Caprese Salad

Salad selections at Scelto include a baby beet salad ($17), Caesar salad ($13), and the one we shared: a Caprese salad ($17) which, on the menu, was said to contain hearts of palm. There were no hearts of palm in our salad, which was ripe heirloom tomato slices topped with fresh burrata and – oddly I thought – thin-sliced red onion – as well as basil chiffonade and a drizzle of hazelnut balsamic. It was fine, but I’ve never had a Caprese salad with onion before. 

It was terrific to get to see Dave Ipaktchian, the General Manager at Scelto, and a good fellow that I’ve known in the food industry for something like 25 years from businesses like Mullboon’s, Iggy’s Sports Grill, Miyazaki, Nino Viejo, and others. He’s an outstanding manager and we were equally impressed by our stellar server, named Sean. 


There are a half-dozen pasta dishes at Scelto, where all of the pasta is made in-house daily. Pasta dishes include spaghetti & meatballs ($26); lasagna with beef ragu ($25); capellini d’angelo with shrimp ($26); carbonara ($28), wild mushroom pappardelle ($28); and gnocchi ($24), which Faith and I shared. The gnocchi dish was deliciously different – I’d go as far as to say, odd. Wonderfully light and airy homemade gnocchi was served with two different sauces, but layered in the same bowl: ragu di vitello (veal ragu) and sage cream sauce. I loved both sauces but would have preferred them in a bifurcated plate or bowl with sage cream sauce on one side and ragu di vitello on the other, rather than blended together. And, I didn’t really think that the slivered pickled red onions added anything to the gnocchi dish, other than color.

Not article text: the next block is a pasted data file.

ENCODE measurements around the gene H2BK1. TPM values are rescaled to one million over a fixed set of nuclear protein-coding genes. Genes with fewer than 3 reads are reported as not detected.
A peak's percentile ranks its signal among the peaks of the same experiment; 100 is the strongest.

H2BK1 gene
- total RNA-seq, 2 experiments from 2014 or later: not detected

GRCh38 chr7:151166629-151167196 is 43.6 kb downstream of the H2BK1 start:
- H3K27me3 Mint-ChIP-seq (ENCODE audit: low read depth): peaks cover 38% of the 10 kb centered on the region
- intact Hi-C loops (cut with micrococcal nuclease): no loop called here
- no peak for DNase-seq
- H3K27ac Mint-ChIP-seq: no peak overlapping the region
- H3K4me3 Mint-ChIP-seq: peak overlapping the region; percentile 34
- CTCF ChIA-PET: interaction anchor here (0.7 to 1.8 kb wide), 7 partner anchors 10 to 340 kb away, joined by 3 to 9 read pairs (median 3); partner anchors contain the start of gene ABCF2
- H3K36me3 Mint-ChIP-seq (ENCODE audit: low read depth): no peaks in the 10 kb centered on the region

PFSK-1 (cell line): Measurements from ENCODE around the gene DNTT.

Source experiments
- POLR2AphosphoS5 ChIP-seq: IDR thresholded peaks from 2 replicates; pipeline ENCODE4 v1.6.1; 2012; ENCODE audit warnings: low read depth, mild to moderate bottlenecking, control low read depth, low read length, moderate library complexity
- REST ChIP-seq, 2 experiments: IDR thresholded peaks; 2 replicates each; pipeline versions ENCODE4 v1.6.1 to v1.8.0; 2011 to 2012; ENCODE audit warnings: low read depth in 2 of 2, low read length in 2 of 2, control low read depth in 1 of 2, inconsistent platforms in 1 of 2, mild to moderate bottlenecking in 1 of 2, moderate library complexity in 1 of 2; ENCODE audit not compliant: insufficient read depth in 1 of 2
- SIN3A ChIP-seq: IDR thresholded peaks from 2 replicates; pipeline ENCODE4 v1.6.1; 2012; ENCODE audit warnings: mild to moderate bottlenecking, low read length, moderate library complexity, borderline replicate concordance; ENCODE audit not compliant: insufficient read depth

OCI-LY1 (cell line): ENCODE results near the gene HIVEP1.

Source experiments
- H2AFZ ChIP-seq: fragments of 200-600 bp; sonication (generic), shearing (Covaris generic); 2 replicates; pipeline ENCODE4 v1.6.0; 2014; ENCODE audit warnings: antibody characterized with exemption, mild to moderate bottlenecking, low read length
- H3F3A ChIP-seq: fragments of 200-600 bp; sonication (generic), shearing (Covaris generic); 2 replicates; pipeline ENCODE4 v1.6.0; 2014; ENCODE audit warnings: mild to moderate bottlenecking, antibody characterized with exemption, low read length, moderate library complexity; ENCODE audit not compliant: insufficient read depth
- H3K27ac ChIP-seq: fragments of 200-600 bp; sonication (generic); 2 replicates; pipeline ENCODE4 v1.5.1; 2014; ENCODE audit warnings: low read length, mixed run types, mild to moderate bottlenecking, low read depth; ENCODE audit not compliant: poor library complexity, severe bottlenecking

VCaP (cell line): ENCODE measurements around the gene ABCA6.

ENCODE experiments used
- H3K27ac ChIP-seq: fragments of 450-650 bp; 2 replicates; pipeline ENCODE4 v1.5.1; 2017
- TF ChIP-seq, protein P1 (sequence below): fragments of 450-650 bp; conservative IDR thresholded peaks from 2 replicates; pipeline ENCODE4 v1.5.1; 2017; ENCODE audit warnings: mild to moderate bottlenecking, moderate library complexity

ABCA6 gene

Margherita Pizza

A handful of Neapolitan style pizzas pepper the menu, as well. They include a tempting cacio e pepe pizza ($17), formaggio ($18), carne/pepperoni ($18), blanca ($20) with grilled chicken and goat cheese; settembrina ($19) – fig, prosciutto, arugula & fontina; and fungo wild mushroom pizza ($18). I always think that a Margherita (spelled Margarita on Scelto’s menu) pizza is the best way to judge a pizzaiolo (pizza maker) by, since there’s no place to hide. As is traditional, the Margherita at Scelto is made with nothing but first-rate dough, fresh mozzarella, olive oil, San Marzano tomato sauce, and fresh basil. It was excellent, although someone in the kitchen was a bit heavy-handed with salt, either in the sauce or sprinkled on the pizza itself.